Day 67: Cheticamp Island to Corney Brook (26km)
I’m scared because the land around me pitches up into the sky. I haven’t seen anything this steep since the Rockies. The road curves around the voluptuous folds of earth. Tomorrow I must cycle.
I’m scared because I’m not sure that I will make it. But I need to, have to. I am alone here and there is nobody to pick me up. If I can’t cycle up French Mountain then I will walk it.
This is what I wrote the night I camped at Corney Brook, a basic campground nestled between the gulf of the St Lawrence and the looming French Mountain. It was supposed to be a rest day but I decided that, rather than fret all day on Cheticamp Island about the looming ride ahead, I would shuffle forward 26km to make the ride along the Cabot Trail less epic.
I still managed to fit in some of the fixtures of a rest day. I did my laundry in the worst manner possible. I realised once I had trekked all the way over to the laundrette that I had forgot my camp soap. Oh well, I guess this normal soap will do, I thought, breaking off a few lumps with my fingers and smearing them on my tshirt. It was only when the clothes were hanging on my self-made washing line that I noticed the lumps of normal soap were exactly where I had smeared them. The tissue I had left in my short pocket was now in tiny flecks of white scattered over everything. If I’d had time I would have washed it again. But I didn’t. And since it actually smelt nice and clean, the soap smears and tissue fluff remain.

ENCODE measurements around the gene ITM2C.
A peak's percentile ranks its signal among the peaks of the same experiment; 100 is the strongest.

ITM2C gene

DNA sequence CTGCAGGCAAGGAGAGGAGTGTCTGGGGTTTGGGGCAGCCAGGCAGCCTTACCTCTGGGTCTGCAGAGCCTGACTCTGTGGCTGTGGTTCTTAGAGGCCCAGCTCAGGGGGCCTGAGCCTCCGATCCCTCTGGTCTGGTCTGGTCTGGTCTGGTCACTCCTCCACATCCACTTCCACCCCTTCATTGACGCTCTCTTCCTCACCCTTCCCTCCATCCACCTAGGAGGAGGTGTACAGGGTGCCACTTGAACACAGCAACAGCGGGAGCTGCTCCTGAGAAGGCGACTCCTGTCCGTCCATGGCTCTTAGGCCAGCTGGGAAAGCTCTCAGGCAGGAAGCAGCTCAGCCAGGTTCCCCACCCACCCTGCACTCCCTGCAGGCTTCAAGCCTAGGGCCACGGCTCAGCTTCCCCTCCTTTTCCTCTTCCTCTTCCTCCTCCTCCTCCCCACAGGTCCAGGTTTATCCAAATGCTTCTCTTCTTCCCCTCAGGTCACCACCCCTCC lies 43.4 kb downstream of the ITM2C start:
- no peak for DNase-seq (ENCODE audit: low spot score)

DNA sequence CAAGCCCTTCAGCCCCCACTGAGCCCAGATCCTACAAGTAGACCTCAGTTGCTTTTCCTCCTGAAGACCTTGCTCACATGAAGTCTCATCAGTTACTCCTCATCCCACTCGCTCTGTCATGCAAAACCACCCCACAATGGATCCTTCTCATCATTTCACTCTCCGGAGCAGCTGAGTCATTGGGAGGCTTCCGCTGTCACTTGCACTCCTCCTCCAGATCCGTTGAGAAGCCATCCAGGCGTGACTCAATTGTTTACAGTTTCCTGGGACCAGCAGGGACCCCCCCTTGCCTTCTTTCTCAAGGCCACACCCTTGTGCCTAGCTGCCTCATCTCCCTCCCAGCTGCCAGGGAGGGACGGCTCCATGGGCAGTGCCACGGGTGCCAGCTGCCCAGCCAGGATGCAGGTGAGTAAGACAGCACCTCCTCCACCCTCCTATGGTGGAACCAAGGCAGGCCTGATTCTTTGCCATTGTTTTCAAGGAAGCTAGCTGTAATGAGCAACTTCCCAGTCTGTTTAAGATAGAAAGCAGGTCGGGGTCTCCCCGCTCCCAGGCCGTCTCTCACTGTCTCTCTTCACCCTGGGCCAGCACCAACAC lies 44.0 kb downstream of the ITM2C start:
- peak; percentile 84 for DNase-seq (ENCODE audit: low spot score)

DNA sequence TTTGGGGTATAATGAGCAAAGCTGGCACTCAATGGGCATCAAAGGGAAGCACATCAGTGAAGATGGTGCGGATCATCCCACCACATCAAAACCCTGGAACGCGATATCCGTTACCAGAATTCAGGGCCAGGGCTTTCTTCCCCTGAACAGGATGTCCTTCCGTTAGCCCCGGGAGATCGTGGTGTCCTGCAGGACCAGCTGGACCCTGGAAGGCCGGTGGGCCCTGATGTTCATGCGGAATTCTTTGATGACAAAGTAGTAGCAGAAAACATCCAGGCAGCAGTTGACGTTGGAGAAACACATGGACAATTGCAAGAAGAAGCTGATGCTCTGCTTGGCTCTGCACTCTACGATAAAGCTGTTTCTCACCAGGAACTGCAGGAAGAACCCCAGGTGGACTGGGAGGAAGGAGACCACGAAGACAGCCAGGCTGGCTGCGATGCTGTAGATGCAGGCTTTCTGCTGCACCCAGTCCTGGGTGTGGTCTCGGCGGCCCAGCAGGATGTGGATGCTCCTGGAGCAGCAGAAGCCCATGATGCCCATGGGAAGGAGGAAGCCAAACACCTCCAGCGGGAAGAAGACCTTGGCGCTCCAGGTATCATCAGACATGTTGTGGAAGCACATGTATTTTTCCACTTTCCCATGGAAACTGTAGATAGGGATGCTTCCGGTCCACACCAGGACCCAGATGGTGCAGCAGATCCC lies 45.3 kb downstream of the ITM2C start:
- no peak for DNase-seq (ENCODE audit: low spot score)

Another fixture of a good rest day is to have a good campfire and a beer. The problem with that was that the basic campground I was shuffling to did not sell firewood. I had purchased firewood on Cheticamp island but, as per usual, not burnt half of it. It seemed a waste to leave it behind so i set about strapping in together with an ingenious set of knots and affixing it onto Monty. It weighed an absolute ton but I was quite chuffed with myself.
On route to the campground I passed through Cheticamp village and picked up a beer which I would late leave to chill hidden under a rock in the brook. I was all set for a lovely afternoon.
Blimey the hills. No sooner had I rounded the corner out of the village, over the rocky river and into the national park when the contours started to riot like the noise visualisation on a booming stereo system. It’s not called the Cape Breton Highlands for nothing. The road swept and twisted like a rollercoaster over the hills and plonked me down at the campground at the very bottom of French Mountain.
After a small afternoon snooze and exploration of the pebbled shore, I opened my beer and began cooking my beans and spider dogs on the campfire. I noticed a family had arrived and was setting up their gigantic tent in the pitch next door. The daughter was looking for firewood but finding none. I had just finished my last spider dog when the the Mom and daughter came over.
“We’ve made too much food and wondered if you’d like to have some?”
Second Dinner!? Yes, please. I wandered over and was given a healthy portion of spaghetti with fresh mussels and shrimps.
“I’ve never eaten mussels before,” I commented. And Dad gave me a quick tutorial in how to eat them.
It turned out that it was the daughter’s thirteenth birthday. So she had got to pick what they had for dinner. They wanted to have a fire but didn’t have enough wood.
“I saw your firewood,” Dad said, “so figured they must sell it here because you wouldn’t carry firewood on a bike. Especially here, up those hills.”
Oh, but I did.
I invited them over to “mine” for a campfire dessert and rushed home to tidy up my fireplace so that there was a clean space for them to sit. Thankfully I had ample ingredients for s’mores so I was very pleased to be able to share them with the birthday girl. She didn’t get a cake but she did get to toast some s’mores. And a few marshmallows caught fire so she had blow them out like a candle. What a great birthday.